4 Tested Effluent Disposal Methods In The Treatment Of Wastewater

There varying methods of effluent disposal when it comes to water treatment. Some people are overwhelmed by the number of available options thus are unable to choose one. You can undertake the effective disposal of sludge via any of the following methods.

 

  1. Dumping into the sea or other varying large water bodies or burial

This method is possible only in instances of cities that are located on the banks of large tidal waters or rivers thus offering a chance for disposal. Sludge elimination in this instance is via the dilution process. Though quite economical, this method is not quite common. This is as it is contingent on water bodies that are sufficient to permit it, being available.

 

  1. Shallow burial inside the ground

Wet sludge is run into trenches that are 0.6m deep and 0.9m wide and regularly spaced between 1.5m and 0.9m apart as well as in parallel rows for disposal. Sludge then gets dried to a firm form, it’s then covered with a thin soil layer. After around one month, land gets ploughed up together with powdered lime and is then planted with varying crops. Composting method of disposal is quite useful, but its limitation is the land area needed, approximately 0.84m square per individual.

 

  1. Lagooning (sludge lagoons)

This comprises creating earth ponds or tanks of between 0.6m and 1.2m depth, and under-draining them, using 100mm diameter agricultural drains that are spaced at intervals of 2.7m. The bottom of the tanks is covered using a 15cm ashes or clinker layer to prevent unsafe disposal. When you visit any wastewater treatment plant that uses this method, you notice that sludge is then pumped or run in and left to stay there for between 2 and 6 months. When moisture has evaporated or been drained, the contents are then dug out to around half of their initial volume and then utilised as manure. This method is truly cheap, yet its limitation is surely the nuisance and flies that could result from odours during anaerobic decomposition, thus the use of the method is largely restricted to areas that are non-inhabited.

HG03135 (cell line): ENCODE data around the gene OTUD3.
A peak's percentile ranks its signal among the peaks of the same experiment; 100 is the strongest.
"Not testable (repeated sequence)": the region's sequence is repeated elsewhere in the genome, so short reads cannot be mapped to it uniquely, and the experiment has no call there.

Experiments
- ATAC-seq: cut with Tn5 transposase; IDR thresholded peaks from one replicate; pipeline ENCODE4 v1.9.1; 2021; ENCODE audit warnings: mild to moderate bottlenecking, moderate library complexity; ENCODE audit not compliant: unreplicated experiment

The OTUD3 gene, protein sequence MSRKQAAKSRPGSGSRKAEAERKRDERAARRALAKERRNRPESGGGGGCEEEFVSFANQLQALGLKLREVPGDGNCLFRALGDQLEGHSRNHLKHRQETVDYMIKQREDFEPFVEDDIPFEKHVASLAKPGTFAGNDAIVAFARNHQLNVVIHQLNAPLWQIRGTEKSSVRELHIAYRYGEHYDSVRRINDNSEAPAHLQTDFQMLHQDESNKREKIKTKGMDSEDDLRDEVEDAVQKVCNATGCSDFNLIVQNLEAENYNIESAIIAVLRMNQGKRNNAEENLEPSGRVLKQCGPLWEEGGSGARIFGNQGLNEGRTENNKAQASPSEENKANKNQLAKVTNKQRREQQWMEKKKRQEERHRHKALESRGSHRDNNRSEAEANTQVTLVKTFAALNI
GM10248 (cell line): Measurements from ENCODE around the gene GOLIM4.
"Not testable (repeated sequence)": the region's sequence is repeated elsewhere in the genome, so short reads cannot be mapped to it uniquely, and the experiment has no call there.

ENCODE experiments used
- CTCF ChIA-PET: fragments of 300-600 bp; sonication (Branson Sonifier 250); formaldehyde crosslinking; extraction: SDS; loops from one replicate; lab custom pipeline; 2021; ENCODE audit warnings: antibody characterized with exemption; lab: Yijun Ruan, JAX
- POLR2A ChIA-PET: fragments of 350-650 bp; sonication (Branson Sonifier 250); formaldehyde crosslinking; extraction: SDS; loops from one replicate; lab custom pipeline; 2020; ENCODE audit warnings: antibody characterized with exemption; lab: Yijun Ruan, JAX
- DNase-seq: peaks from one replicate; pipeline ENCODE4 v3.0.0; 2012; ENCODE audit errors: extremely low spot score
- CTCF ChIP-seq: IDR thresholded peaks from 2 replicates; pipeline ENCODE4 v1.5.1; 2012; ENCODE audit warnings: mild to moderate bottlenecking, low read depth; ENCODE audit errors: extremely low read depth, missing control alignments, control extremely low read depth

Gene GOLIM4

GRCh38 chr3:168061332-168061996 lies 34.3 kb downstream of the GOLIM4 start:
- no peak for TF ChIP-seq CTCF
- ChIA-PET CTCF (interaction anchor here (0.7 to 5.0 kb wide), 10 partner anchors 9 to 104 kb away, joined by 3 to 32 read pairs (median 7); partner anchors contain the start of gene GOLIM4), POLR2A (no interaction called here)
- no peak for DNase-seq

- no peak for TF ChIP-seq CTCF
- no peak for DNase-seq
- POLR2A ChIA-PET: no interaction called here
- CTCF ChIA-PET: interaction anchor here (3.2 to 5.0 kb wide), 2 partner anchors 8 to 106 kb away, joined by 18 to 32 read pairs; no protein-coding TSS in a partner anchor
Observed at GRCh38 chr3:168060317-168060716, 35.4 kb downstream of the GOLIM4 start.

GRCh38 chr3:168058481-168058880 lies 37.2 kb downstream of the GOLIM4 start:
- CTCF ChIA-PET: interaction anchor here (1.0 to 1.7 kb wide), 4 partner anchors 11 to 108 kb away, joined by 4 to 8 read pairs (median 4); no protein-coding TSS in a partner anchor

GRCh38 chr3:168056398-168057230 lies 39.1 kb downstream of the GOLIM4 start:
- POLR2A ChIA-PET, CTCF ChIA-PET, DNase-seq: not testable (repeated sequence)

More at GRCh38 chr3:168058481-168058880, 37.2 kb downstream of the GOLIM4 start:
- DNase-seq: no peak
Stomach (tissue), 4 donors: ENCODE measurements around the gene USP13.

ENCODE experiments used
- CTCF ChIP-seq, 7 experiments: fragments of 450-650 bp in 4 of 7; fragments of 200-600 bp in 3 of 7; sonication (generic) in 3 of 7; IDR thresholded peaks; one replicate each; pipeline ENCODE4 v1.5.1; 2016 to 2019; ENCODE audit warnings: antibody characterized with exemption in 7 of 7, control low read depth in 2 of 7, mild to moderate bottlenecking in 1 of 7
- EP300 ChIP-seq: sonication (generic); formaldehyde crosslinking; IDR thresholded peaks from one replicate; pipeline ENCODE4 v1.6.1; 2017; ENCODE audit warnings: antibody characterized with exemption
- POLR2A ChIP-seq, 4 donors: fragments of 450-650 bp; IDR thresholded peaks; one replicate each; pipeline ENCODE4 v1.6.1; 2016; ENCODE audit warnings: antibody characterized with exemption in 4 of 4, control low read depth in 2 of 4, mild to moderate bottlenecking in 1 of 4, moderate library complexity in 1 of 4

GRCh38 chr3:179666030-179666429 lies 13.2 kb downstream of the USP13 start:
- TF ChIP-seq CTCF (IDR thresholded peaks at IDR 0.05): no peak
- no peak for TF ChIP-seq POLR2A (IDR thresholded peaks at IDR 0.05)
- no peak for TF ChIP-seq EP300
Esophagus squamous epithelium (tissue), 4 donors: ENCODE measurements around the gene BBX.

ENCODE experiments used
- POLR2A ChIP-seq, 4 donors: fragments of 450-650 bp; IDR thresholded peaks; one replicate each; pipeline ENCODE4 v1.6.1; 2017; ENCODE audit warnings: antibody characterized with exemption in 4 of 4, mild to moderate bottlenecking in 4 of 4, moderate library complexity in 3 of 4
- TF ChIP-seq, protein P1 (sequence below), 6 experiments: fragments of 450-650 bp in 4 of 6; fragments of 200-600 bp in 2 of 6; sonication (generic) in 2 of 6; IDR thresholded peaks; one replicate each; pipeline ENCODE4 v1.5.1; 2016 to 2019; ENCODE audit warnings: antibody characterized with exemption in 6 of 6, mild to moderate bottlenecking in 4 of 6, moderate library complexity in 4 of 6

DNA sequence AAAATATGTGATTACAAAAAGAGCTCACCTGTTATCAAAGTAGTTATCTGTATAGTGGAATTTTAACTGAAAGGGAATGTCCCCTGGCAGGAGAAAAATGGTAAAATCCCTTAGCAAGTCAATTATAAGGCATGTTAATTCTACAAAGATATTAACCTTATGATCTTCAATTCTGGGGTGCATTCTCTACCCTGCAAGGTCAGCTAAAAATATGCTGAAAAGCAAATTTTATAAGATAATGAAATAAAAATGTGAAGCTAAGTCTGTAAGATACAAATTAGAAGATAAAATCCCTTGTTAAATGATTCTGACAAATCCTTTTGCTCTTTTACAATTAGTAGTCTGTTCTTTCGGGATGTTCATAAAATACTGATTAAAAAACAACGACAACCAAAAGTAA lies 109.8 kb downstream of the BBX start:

1. Mechanical sludge dewatering

In this method, the moisture content of sludge is decreased to around 50% and the volume is reduced to about 20% so as to have an easy disposal. Examples of mechanical dewatering of sludge include vacuum filtration, heat drying, filter-pressing, centrifuging, as well as biological floatation. Sludge cakes could be sold as well as used in the filling of low lands, or they could be mixed with residential refuse and then burnt up inside incinerators. This is also a truly popular method of effluent disposal when it comes to the treatment of wastewater. It is among the foremost methods that are used by modern treatment plants.

 

In conclusion, the sludge and effluent that results from waste water treatment need to be most appropriately managed and disposed of in accordance with any of the methods that have been listed in this article. This is quite crucial to the maintenance of our health. If managed improperly, there could be a potential outbreak of diseases that are related to poor hygiene, like diarrhoea and cholera. So, use this information in handling wastewater sludge.

 

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